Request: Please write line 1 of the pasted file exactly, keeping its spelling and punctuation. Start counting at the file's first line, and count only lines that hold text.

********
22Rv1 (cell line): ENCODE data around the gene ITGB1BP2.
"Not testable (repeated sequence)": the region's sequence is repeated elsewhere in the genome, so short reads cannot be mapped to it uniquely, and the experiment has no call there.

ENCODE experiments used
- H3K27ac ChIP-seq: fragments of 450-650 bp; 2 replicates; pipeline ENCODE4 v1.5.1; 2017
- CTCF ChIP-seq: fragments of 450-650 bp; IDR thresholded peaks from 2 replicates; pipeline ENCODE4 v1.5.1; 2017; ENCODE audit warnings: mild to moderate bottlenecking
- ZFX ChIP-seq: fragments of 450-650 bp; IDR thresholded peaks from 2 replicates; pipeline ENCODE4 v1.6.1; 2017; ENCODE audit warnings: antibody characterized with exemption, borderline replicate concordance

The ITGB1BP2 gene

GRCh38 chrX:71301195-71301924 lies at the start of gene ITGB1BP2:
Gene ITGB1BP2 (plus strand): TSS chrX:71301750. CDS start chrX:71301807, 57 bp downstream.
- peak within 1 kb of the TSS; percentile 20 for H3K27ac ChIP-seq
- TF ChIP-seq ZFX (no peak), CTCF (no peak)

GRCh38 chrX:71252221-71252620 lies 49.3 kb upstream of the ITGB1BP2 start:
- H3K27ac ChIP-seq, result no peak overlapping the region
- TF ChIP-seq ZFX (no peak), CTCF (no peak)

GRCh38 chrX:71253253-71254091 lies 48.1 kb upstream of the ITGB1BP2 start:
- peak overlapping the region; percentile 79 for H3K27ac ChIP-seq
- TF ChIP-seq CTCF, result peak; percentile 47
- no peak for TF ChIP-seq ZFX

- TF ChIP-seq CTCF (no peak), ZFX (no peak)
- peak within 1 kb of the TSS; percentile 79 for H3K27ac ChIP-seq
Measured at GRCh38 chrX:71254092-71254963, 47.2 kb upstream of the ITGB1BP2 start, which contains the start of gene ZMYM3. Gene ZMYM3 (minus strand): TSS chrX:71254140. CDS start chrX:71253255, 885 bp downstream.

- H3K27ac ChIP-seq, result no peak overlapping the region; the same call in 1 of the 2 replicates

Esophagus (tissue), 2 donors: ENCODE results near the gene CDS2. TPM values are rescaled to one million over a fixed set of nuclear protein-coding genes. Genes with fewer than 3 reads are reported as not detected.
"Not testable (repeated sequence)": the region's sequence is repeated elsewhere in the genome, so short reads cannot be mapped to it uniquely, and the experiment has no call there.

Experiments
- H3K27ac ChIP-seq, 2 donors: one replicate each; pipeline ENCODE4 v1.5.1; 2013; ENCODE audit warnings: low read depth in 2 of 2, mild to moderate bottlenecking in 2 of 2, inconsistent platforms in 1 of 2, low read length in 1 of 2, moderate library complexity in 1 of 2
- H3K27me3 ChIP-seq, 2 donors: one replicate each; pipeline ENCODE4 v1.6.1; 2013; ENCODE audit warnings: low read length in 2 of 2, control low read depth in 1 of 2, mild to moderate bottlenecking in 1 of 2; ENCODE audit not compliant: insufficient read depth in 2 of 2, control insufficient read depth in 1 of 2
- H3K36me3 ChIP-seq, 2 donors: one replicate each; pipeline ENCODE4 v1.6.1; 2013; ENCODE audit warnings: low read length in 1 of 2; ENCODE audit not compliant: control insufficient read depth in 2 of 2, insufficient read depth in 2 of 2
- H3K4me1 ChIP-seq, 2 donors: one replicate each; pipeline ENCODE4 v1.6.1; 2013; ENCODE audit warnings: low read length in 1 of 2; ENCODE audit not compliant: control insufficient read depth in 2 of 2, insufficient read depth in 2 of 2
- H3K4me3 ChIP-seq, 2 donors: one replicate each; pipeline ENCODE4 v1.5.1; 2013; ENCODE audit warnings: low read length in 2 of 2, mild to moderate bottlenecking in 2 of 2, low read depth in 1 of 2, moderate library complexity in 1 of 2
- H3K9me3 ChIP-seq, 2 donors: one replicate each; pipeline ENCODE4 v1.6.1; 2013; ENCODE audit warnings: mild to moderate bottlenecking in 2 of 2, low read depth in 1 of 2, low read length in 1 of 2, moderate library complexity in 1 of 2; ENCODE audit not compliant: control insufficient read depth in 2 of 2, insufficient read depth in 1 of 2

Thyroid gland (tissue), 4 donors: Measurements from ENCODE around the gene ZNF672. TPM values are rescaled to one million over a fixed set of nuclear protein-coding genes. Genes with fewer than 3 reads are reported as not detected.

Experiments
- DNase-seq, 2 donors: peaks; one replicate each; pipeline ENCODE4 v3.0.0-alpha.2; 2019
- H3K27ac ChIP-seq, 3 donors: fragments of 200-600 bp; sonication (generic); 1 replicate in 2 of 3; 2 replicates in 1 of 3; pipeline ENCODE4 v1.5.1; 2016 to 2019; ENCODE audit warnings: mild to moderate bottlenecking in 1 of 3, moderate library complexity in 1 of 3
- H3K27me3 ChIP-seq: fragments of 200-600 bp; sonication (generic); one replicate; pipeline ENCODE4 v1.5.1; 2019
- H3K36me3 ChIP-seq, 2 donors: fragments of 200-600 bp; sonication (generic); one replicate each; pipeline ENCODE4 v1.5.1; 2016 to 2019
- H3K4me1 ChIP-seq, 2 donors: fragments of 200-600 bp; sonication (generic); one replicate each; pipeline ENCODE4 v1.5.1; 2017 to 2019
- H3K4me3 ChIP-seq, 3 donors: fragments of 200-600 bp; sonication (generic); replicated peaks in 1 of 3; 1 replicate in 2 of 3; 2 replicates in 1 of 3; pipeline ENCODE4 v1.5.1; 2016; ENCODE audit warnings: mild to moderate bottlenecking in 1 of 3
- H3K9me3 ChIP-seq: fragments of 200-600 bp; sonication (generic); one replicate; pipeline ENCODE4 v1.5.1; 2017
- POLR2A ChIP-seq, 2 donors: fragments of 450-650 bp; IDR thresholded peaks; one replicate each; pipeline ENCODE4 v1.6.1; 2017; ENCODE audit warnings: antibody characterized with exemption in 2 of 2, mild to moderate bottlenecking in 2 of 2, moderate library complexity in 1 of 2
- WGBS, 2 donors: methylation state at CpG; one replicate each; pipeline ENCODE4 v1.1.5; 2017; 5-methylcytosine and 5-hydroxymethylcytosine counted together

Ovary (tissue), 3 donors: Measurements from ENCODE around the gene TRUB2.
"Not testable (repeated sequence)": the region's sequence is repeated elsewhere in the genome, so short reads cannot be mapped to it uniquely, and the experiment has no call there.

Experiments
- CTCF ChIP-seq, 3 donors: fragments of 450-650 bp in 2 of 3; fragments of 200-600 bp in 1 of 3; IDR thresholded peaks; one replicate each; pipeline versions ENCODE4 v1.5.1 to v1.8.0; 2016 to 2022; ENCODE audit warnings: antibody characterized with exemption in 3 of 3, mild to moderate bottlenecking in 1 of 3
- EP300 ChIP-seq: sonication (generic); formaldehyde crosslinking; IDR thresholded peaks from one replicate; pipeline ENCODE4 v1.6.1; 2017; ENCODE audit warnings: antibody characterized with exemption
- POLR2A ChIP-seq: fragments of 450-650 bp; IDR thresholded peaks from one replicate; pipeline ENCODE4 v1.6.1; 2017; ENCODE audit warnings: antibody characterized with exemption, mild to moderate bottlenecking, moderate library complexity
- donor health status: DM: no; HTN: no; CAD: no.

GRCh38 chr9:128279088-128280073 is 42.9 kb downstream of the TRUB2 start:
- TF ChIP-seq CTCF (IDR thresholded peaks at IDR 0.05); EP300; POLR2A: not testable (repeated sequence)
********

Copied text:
22Rv1 (cell line): ENCODE data around the gene ITGB1BP2.